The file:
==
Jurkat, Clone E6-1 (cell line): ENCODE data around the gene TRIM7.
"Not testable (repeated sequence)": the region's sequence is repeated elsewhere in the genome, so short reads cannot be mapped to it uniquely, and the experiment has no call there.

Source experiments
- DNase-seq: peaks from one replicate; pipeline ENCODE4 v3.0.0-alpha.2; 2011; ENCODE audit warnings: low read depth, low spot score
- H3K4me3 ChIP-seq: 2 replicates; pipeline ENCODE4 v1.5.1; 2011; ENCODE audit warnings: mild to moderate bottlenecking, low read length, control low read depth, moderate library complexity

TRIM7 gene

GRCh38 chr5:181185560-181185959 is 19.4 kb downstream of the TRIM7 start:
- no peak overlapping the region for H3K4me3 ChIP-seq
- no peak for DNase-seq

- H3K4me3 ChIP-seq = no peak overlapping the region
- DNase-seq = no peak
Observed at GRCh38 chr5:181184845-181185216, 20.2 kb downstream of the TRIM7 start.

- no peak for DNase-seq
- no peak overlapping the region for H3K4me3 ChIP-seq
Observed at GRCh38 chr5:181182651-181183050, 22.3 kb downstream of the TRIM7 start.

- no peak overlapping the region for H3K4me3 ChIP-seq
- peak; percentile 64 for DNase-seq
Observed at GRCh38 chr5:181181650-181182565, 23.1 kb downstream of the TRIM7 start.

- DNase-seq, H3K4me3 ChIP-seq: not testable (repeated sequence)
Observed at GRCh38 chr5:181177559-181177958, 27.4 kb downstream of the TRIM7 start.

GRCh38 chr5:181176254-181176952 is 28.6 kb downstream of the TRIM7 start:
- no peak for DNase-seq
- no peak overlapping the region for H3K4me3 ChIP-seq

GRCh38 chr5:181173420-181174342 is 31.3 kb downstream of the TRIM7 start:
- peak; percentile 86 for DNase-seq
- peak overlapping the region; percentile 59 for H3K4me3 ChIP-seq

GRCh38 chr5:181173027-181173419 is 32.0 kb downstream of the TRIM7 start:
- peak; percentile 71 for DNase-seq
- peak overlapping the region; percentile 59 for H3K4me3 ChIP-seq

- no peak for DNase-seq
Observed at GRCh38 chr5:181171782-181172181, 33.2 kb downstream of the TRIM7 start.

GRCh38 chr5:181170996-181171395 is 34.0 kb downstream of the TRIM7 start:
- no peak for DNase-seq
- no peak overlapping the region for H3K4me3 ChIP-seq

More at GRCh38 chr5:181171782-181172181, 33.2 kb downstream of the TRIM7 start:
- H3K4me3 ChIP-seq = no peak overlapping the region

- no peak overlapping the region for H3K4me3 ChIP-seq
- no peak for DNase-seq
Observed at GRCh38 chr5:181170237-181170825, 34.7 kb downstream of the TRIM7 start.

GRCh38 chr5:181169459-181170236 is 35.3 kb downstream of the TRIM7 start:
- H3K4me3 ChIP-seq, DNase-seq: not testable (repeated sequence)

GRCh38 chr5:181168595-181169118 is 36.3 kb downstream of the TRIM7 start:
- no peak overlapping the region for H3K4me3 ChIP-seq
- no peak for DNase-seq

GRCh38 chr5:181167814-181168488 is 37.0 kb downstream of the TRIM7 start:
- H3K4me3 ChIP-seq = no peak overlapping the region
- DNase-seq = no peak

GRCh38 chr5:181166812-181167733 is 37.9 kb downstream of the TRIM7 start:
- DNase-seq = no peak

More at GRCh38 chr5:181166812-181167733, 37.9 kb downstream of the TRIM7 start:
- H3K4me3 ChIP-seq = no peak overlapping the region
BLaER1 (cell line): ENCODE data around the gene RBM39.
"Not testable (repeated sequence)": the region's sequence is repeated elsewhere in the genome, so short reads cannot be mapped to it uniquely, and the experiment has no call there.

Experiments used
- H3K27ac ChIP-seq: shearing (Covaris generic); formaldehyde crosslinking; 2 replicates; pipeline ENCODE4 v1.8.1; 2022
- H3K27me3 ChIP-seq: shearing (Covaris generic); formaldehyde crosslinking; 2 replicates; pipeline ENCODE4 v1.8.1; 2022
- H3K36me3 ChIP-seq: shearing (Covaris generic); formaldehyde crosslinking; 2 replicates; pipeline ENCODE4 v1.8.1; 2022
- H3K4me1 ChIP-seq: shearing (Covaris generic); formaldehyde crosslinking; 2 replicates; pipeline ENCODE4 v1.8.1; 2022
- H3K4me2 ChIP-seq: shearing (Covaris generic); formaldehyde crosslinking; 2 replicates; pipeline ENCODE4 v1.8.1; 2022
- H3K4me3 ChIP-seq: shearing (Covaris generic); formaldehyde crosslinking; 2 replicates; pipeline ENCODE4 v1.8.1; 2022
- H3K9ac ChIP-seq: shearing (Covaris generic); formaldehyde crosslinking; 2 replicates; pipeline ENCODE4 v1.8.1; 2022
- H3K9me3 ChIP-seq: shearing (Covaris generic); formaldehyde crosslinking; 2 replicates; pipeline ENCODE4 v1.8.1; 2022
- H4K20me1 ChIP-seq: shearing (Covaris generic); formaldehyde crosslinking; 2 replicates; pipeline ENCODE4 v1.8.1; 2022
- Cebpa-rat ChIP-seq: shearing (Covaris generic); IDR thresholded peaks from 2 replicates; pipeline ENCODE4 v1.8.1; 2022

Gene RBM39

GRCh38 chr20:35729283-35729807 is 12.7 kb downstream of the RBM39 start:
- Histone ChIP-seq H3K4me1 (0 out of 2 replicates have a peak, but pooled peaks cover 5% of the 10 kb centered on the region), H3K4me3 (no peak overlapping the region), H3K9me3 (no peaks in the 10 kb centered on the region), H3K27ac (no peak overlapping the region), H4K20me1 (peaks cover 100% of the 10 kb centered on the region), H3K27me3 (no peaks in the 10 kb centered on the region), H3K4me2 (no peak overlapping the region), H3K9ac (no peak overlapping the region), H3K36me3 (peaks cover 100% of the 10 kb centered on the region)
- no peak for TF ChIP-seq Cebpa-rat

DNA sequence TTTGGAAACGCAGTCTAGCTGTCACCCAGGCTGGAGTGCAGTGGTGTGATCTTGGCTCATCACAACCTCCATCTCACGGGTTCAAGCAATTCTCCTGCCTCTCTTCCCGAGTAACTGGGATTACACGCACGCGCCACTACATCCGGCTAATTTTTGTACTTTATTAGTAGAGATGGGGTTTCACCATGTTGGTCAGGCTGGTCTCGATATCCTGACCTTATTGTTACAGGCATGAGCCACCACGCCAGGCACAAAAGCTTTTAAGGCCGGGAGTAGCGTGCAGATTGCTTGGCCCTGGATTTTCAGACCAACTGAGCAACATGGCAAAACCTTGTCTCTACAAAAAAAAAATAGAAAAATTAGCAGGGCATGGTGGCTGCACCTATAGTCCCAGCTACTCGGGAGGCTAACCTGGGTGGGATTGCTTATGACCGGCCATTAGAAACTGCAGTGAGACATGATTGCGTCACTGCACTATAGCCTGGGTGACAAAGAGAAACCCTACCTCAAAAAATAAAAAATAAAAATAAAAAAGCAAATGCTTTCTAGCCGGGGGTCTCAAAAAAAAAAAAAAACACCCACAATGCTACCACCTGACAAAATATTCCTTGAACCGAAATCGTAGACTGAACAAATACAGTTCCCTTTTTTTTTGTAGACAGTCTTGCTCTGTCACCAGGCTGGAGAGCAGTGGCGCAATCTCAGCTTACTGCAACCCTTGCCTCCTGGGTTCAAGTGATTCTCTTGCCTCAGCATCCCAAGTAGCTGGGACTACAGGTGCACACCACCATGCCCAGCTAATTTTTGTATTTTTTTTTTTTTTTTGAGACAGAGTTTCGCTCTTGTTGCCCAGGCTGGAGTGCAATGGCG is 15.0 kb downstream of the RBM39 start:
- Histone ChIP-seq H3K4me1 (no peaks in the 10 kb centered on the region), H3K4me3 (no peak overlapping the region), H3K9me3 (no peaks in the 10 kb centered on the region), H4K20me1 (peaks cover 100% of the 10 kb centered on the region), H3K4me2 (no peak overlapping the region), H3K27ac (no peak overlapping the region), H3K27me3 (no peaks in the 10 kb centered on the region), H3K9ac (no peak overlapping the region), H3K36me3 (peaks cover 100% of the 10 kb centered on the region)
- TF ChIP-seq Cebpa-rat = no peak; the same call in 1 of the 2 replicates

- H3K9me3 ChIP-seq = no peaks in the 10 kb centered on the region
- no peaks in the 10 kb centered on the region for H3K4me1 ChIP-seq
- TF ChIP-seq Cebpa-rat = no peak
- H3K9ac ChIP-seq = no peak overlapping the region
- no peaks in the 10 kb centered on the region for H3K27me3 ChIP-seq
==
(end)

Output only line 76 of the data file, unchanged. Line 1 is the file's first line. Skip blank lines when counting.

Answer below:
- no peaks in the 10 kb centered on the region for H3K27me3 ChIP-seq